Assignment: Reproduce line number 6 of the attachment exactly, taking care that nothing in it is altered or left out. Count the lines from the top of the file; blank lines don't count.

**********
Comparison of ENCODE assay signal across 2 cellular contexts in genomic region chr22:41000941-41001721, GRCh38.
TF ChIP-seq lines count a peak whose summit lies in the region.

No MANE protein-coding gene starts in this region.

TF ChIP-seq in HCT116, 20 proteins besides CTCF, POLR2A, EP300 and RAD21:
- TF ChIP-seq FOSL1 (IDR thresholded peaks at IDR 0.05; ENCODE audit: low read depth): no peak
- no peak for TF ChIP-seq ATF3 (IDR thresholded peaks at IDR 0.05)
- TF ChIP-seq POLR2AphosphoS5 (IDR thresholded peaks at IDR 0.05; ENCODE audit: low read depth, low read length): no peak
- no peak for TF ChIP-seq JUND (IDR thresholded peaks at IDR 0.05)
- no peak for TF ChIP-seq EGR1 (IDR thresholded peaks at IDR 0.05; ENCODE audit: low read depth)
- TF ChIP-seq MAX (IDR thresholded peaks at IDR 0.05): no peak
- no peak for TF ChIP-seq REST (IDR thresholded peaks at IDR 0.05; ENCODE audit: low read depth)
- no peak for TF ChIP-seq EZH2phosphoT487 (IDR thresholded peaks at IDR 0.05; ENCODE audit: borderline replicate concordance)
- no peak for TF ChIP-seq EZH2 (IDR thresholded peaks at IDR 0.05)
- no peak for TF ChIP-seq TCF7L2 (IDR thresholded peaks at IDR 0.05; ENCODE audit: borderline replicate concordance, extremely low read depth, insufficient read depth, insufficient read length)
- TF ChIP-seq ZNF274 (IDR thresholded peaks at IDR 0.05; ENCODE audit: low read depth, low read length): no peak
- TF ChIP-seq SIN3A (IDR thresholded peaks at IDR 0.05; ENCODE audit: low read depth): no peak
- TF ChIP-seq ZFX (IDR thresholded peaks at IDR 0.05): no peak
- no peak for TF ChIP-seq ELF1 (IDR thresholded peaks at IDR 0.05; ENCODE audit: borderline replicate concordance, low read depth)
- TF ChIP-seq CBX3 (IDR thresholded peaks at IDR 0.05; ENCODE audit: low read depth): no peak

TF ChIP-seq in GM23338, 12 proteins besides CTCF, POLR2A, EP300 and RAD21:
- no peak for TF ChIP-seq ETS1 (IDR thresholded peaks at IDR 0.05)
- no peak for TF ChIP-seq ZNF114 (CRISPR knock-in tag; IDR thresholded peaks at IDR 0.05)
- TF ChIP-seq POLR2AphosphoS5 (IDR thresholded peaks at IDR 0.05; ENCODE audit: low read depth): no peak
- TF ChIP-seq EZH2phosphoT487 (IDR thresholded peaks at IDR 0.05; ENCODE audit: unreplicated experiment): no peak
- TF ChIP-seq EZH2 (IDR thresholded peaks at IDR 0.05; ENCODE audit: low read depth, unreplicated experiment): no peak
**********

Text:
- no peak for TF ChIP-seq ATF3 (IDR thresholded peaks at IDR 0.05)